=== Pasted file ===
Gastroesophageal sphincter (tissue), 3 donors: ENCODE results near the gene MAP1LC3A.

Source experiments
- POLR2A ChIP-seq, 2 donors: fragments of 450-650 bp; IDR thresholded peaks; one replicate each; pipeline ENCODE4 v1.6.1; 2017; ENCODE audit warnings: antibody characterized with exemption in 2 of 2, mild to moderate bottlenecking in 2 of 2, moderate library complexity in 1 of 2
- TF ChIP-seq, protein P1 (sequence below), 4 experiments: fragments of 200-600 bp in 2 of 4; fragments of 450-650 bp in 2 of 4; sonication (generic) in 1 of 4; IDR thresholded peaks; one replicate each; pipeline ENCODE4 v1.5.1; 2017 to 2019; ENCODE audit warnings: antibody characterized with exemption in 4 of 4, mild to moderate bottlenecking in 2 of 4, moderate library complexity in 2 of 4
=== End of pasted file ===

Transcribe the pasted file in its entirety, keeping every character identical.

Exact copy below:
Gastroesophageal sphincter (tissue), 3 donors: ENCODE results near the gene MAP1LC3A.

Source experiments
- POLR2A ChIP-seq, 2 donors: fragments of 450-650 bp; IDR thresholded peaks; one replicate each; pipeline ENCODE4 v1.6.1; 2017; ENCODE audit warnings: antibody characterized with exemption in 2 of 2, mild to moderate bottlenecking in 2 of 2, moderate library complexity in 1 of 2
- TF ChIP-seq, protein P1 (sequence below), 4 experiments: fragments of 200-600 bp in 2 of 4; fragments of 450-650 bp in 2 of 4; sonication (generic) in 1 of 4; IDR thresholded peaks; one replicate each; pipeline ENCODE4 v1.5.1; 2017 to 2019; ENCODE audit warnings: antibody characterized with exemption in 4 of 4, mild to moderate bottlenecking in 2 of 4, moderate library complexity in 2 of 4